One of Suzuki's most intellectual yet perplexing films, Fighting Elegy could be somewhere between Porky's and Zero For Conduct. It follows the delinquent exploits of Kiroku Nanbu (Hideki Takahashi) as he rebelliously claws his way through high school hell in Okayama in 1935. In its implosion brought about by relished violence and politicized epiphanies, the viewer is left sifting through the causal action represented and how it relates to a national psyche. It must be remembered, though, that Fighting Elegy is part of both a time and a culture which rarely shied away from intensely depicting the brute force with which Japanese society brought the individual into line. Many films from Japan's turbulent 60s' cinema history have floated beyond our reach in the West - something for which the weak-at-heart should be thankful. Yet no matter how gratuitous the pummelling and pugilism seems in Fighting Elegy, it sensationally captures the pent-up frustration which links sex to violence in young males. Where else but in Japanese cinema would you have so many references to erections and masturbation without resorting to bawdy jokery? Humour is ever present in this most ironic of Suzuki's films, but be prepared for its displacement and dramatically asynchronous discharge. Likewise, note the quietly chilling ending and how it positions the right-wing radical nationalist Kita Ikki as the spiritual embodiment of youthful anger and its potential channelling into purposeful action.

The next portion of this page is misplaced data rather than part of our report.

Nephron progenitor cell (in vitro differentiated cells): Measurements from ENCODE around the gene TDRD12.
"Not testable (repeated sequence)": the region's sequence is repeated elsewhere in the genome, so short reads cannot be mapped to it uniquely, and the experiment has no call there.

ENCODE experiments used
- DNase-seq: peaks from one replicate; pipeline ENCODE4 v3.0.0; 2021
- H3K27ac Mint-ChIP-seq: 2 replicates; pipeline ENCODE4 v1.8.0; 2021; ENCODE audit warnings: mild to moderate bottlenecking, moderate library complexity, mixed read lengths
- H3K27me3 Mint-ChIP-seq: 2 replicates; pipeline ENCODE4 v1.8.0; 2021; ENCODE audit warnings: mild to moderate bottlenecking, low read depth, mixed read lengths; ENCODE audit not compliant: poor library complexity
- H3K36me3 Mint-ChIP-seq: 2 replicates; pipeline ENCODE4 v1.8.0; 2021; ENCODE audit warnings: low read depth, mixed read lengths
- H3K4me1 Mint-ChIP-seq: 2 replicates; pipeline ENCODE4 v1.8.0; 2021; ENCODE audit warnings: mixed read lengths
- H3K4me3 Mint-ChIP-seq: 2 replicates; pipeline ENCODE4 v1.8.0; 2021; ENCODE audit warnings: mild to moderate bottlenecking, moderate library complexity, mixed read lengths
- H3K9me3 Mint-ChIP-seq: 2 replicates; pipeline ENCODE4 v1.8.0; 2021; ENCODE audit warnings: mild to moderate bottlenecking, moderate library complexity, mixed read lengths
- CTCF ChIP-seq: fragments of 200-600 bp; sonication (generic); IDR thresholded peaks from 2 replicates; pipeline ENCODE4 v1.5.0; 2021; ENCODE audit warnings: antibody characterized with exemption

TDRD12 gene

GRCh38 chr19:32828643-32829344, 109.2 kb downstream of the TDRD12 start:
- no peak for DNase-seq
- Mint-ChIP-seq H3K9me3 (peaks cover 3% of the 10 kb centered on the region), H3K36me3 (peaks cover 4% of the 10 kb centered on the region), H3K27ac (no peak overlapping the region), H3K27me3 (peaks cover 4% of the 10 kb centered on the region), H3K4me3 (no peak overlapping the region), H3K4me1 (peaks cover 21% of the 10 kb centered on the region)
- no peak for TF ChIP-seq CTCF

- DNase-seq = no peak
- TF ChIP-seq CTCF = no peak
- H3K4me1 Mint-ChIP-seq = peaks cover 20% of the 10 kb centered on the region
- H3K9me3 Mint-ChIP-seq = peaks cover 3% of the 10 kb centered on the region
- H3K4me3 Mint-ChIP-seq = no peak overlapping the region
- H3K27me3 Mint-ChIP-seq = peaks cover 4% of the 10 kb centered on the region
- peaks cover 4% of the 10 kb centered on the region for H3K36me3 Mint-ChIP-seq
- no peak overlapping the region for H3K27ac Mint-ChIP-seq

Tokyo Drifter
[aka The Man From Tokyo]
Japanese title: Tokyo Nagaremono
Director: Seijun Suzuki
Producer: Tetsuro Nakagawa
Screenplay: Yasunori Kawauchi (based on his novel)
Cinematography: Shigeyoshi Mine
Music: So Kaburagi
Production Co.: Nikkatsu
Print Source: Nikkatsu
Language: Japanese - subtitled
Gauge: 35mm
Date: 1966
Duration: 83 minutes